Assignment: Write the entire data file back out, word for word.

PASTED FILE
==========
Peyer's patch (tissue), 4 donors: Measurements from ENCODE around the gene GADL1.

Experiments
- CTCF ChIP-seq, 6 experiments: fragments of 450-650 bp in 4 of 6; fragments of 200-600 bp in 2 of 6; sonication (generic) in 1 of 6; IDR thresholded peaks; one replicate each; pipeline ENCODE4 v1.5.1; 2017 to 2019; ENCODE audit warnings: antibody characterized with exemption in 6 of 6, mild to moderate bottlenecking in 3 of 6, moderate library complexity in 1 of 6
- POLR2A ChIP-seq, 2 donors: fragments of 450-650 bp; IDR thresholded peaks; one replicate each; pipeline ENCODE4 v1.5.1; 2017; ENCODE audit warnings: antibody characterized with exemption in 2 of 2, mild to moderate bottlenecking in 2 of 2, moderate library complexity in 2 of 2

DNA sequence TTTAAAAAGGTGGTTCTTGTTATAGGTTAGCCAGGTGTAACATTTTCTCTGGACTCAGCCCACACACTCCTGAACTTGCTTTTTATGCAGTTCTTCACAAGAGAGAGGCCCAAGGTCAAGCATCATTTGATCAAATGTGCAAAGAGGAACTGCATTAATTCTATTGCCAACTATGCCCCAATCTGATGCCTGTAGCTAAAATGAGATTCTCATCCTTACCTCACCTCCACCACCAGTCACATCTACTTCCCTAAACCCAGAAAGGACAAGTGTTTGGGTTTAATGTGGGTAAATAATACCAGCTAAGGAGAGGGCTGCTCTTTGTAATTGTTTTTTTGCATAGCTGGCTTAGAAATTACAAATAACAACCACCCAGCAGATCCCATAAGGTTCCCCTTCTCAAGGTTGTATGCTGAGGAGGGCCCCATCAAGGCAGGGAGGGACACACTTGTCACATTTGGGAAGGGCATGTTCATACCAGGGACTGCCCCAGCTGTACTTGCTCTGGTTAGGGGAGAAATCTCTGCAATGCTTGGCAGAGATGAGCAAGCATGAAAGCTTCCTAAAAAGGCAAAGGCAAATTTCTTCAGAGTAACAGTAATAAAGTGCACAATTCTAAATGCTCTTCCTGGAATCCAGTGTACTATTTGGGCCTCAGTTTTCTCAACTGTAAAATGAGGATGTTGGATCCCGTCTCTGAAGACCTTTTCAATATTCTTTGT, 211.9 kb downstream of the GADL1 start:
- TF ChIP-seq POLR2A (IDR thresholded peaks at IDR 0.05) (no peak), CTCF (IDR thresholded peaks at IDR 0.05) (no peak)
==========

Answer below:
Peyer's patch (tissue), 4 donors: Measurements from ENCODE around the gene GADL1.

Experiments
- CTCF ChIP-seq, 6 experiments: fragments of 450-650 bp in 4 of 6; fragments of 200-600 bp in 2 of 6; sonication (generic) in 1 of 6; IDR thresholded peaks; one replicate each; pipeline ENCODE4 v1.5.1; 2017 to 2019; ENCODE audit warnings: antibody characterized with exemption in 6 of 6, mild to moderate bottlenecking in 3 of 6, moderate library complexity in 1 of 6
- POLR2A ChIP-seq, 2 donors: fragments of 450-650 bp; IDR thresholded peaks; one replicate each; pipeline ENCODE4 v1.5.1; 2017; ENCODE audit warnings: antibody characterized with exemption in 2 of 2, mild to moderate bottlenecking in 2 of 2, moderate library complexity in 2 of 2

DNA sequence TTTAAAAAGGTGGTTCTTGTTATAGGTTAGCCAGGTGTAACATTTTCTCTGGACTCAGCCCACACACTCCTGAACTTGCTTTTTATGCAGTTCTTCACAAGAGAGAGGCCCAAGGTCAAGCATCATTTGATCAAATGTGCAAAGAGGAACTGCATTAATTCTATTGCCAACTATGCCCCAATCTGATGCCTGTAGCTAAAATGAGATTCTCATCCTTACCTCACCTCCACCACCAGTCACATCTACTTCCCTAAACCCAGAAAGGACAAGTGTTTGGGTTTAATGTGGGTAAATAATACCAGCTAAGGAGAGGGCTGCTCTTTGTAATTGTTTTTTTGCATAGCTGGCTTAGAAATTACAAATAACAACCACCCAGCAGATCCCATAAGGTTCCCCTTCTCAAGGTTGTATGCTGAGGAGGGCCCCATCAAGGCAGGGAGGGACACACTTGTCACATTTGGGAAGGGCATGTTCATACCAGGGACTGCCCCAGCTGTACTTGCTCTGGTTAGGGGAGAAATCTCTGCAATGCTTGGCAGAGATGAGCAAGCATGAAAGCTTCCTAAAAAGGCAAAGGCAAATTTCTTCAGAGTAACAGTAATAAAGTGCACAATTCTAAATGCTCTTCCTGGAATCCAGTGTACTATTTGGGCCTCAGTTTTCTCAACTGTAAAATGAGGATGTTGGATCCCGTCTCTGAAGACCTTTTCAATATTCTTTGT, 211.9 kb downstream of the GADL1 start:
- TF ChIP-seq POLR2A (IDR thresholded peaks at IDR 0.05) (no peak), CTCF (IDR thresholded peaks at IDR 0.05) (no peak)